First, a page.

3. Sean Edwards

    Maylily, thank you for responding. I appreciate your points. I’m going to break them out and respond to them individually, I think that will help us communicate better.

    1. “This seems to indicate that people could not have come to the decision themselves. Starting from a position that the anti-Trump protesters are doing so because of what the Democratic party said insinuates that the protesters cannot think for themselves. This goes against your further discussion of respect.”

    My intention was not to disrespect anyone. And I apologize if you felt that way. I certainly believe that all people can think for themselves, but I also believe that many people choose not to. Point in case, many people who supported Bernie Sanders also supported Ron Paul. If you don’t see an obvious problem with that, then my point has been made.

    I have a core value to respect people and give them a benefit of the doubt. I assume their motives are good, and may only disagree with their strategies. But respecting someone doesn’t mean I have to agree with everything they say or believe. I will challenge ideas, and attack positions I believe are erroneous. However, I will never attack a person’s character or motives. So, I can respect Hillary or Trump supporters, and challenge their conclusions at the same time. To say otherwise would mean that respect requires agreement. It does not.

    2. “The Democratic Party had nothing to do with my feelings about Donald Trump as president elect. Donald Trump’s words, actions, and behavior directly influenced my feelings about him as a candidate and as president elect.”

    Really? Throughout the campaign, were you flooded with stories about how Trump supported the LGBTQ community and even has LGBTQ people working in high powered positions in his organizations?

    When we all saw the horrid video about what he could get away with, did you also see just as many stories about the complete strangers (including women and children) he’s help because of their plight?

    During the campaign, when you turned on the news and you heard about Trump’s wall, did the pundits also talk about how he has minorities working for him, and has plans to make it easier for immigrants to get and stay here legally?

    Here’s what I’m saying: It was VERY hard to get a clear picture of EITHER candidate through all the campaign and media spin. Soundbites, quips, and quotes were used to paint incomplete, and horrible pictures of both candidates. The DNC, RNC, and their media allies flooded the airwaves with so much half-truths and misinformation that I doubt if anyone’s view of either candidate was unaffected.

    We had 2 problems this campaign: Both sides bent the truth so much that it was really easy to believe their narratives about their opponent, and secondly, people didn’t think for themselves. They accepted the preposterous caricatures each side painted of the other. So, are the DNC and RNC to blame? Or are we, because we believed the “say anything to get elected” strategy they both employed?

    3. “Did I go protest? No. Does that make me a hypocrite?”

    It only makes you a hypocrite if you actually believe those horrible things about Trump that the media spewed out. Integrity doesn’t mean you do the right thing. Integrity means that your actions line up with your beliefs. And hypocrisy is when your stated beliefs and your actions do not match. If, however, you simply think Trump will be a bad president, then not protesting doesn’t make you hypocrite. But, if during the election your arguments against Trump were based on those outlandish claims, but you didn’t believe 100% of the narrative you were spreading, then yes, unfortunately that makes your actions hypocritical.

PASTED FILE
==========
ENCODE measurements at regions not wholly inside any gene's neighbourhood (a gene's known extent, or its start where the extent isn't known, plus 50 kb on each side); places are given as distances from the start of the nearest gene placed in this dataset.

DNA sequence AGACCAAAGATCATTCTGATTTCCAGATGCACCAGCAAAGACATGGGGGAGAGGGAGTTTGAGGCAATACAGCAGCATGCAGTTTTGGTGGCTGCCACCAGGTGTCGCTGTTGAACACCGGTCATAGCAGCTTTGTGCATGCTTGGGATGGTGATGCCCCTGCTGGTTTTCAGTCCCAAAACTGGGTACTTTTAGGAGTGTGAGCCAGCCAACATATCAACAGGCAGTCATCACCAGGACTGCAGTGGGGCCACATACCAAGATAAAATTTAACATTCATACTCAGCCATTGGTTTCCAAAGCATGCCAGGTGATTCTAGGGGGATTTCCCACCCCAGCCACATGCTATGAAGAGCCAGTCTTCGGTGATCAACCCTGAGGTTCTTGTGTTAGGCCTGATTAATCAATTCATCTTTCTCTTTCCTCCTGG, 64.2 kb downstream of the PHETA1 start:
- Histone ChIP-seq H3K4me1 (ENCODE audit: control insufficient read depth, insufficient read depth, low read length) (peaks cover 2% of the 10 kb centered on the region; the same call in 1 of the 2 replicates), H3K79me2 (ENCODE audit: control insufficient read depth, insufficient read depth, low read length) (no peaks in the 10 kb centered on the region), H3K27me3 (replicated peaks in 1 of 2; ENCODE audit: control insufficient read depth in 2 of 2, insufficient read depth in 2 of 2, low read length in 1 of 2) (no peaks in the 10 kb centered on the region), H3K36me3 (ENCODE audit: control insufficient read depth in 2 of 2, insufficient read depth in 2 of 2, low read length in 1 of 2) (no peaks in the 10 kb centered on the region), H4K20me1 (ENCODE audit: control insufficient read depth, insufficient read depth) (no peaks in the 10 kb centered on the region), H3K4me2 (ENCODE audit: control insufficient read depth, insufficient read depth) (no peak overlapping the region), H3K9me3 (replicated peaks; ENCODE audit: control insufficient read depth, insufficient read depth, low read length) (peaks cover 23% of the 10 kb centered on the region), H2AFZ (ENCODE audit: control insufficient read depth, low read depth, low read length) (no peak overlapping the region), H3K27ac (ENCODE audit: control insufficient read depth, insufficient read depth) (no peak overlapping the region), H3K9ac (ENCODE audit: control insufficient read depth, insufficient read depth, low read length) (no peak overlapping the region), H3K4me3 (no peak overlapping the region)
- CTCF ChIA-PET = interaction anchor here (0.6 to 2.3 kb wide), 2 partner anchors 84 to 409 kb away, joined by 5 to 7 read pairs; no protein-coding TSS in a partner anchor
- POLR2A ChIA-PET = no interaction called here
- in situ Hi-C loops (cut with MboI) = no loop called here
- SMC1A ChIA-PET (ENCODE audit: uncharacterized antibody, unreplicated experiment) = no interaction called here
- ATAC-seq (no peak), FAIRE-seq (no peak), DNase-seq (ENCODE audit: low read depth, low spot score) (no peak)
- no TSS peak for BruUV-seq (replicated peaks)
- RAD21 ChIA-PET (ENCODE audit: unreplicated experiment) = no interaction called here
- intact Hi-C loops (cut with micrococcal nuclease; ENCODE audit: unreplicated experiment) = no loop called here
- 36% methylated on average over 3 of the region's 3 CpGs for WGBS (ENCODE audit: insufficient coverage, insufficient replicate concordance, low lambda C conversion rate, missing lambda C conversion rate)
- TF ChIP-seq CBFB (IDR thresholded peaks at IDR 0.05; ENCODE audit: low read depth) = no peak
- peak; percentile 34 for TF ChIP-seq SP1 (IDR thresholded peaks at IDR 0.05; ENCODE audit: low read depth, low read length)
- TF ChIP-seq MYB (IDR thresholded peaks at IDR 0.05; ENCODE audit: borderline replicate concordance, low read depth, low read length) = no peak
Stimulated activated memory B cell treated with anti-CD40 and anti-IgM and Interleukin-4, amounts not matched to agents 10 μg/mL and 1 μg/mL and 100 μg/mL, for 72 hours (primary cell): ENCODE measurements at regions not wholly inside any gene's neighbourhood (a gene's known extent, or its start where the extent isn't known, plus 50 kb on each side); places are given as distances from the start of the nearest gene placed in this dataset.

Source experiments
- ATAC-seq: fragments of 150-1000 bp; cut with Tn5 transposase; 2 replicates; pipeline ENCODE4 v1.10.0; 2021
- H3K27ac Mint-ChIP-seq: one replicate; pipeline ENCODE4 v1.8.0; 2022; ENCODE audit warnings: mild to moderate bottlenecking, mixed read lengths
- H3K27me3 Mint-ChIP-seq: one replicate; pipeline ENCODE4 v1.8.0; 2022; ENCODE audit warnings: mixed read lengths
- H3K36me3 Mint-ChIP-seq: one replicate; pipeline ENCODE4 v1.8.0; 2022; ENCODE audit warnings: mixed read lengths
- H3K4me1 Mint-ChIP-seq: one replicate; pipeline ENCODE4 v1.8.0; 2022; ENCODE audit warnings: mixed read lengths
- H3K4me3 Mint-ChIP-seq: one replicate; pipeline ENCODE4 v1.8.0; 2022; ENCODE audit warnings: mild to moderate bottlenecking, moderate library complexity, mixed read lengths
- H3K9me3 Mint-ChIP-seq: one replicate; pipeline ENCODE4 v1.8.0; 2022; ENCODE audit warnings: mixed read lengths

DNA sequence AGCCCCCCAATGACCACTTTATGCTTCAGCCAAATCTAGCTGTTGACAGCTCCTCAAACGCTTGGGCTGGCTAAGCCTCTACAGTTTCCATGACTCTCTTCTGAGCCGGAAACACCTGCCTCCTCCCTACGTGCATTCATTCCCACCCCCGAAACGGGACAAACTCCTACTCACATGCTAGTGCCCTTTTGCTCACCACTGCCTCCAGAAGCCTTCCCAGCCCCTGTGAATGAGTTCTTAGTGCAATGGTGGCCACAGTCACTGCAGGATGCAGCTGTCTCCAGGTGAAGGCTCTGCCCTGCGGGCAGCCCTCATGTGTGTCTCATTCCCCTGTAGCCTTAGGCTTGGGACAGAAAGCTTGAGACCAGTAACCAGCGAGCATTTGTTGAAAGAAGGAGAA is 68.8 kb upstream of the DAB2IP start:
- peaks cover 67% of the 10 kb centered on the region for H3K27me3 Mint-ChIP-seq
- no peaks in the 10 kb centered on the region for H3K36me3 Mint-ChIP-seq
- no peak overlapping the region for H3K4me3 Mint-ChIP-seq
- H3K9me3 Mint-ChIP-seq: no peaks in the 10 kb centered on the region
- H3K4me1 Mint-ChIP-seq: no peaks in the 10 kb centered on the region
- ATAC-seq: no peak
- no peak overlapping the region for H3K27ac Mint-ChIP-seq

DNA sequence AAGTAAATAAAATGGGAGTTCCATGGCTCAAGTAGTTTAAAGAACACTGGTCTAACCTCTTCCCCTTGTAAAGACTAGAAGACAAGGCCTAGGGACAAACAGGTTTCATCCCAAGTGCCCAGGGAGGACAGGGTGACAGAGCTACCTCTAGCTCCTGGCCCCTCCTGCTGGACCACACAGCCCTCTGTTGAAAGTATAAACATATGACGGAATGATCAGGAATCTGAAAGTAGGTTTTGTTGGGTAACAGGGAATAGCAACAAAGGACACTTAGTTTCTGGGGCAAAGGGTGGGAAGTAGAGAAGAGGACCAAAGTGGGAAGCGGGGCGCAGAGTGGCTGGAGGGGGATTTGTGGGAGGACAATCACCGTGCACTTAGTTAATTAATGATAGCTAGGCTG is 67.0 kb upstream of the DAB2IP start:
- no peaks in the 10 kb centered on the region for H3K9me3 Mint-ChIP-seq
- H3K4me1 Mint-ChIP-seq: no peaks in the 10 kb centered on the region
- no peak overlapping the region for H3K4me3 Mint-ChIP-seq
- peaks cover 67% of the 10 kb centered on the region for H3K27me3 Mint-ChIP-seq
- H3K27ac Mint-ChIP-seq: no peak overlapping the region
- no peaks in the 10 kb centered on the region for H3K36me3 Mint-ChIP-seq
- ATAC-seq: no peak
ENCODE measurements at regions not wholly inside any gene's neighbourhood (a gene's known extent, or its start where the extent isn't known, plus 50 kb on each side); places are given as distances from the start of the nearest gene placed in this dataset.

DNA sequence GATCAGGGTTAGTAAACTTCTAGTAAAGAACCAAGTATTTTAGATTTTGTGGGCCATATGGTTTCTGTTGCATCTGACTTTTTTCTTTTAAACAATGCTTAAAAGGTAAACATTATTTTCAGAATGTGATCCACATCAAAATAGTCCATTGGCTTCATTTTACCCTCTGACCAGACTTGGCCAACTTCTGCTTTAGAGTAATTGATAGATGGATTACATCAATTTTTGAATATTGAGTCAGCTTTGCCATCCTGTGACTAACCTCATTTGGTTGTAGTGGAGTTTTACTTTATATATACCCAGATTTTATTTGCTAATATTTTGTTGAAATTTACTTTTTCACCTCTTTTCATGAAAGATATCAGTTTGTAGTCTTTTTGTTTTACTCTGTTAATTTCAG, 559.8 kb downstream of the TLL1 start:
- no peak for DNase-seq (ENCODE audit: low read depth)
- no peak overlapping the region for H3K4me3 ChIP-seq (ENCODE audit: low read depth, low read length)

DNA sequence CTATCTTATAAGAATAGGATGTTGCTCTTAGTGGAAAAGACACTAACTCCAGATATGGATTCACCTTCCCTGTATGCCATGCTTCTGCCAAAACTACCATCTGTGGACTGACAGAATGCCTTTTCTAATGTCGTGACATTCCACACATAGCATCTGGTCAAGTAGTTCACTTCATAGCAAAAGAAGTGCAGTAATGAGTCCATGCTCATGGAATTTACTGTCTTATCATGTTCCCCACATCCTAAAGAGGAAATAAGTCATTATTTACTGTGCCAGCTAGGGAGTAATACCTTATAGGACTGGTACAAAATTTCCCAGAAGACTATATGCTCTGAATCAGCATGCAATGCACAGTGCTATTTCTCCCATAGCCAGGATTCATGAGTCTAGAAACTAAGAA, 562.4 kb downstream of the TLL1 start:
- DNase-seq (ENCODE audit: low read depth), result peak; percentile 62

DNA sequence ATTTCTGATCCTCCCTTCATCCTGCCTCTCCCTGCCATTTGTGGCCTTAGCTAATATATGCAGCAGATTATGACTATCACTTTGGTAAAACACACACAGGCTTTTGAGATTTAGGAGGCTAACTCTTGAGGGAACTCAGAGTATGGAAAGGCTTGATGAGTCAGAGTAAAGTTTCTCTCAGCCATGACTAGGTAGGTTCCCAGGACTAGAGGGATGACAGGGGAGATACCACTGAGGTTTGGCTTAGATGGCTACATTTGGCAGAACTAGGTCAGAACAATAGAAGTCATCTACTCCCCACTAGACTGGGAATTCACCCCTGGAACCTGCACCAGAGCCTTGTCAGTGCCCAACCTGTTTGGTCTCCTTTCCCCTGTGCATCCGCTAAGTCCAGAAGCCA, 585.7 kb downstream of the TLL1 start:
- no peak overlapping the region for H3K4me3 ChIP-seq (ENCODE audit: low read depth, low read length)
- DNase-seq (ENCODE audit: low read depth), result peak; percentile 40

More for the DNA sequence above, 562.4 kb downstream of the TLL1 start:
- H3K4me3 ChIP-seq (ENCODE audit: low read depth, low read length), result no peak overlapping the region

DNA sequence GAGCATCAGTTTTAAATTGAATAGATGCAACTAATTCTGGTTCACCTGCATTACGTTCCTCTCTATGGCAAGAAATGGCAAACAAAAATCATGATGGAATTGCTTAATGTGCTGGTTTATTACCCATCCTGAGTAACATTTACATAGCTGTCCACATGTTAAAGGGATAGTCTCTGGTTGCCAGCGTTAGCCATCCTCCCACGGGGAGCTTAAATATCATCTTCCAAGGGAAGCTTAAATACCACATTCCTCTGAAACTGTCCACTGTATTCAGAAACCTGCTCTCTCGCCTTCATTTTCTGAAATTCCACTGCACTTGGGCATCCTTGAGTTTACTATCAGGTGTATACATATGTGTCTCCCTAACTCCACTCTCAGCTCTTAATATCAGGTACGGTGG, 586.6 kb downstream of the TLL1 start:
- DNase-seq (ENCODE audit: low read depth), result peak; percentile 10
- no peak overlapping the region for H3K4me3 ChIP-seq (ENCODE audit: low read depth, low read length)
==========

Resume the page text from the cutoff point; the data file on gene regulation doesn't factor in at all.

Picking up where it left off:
It all comes down to what we believe, what our values are, and how our actions align (or don’t align) with those values and beliefs.

    And, to finalize this point, I won’t ever call an individual a hypocrite. I may call their position hypocritical, but I won’t do that until I have proof.

    4. “And I have tried to engage in rational discussion with some individuals to no avail. What is your suggestion for that? Just giving up is not a rational option.”

    Okay, this is hard to answer without having actually been a part of these discussions, but I’ll try to none-the-less.

    We are never responsible for how someone else acts. Therefore, we can come to a conversation with reason and empathy, but if they’re unwilling to be rational, then nothing we do will matter. There just isn’t anything you can do to make someone be reasonable. You can appeal to their humanity and dignity in an attempt to build a bridge, but that’s never a guarantee.

    However, if conflict is the common theme between your discussions, then I would re-examine your motives and strategy. I’m not saying you’re doing this, but if you’re going into a conversation with the intent to change someone’s mind, it probably won’t work and they’ll get defensive and irrational. We must become true students of our neighbors. We can’t use empathy and understanding as a tool of persuasion. That’s manipulation and won’t work. Again, I’m not accusing you doing of this, I just know that I can do it, and that is usually the cause of arguments in conversations I have. But, that’s me, and not necessarily you.

    I hope I was able to clarify some things for you. Thanks for reading and commenting.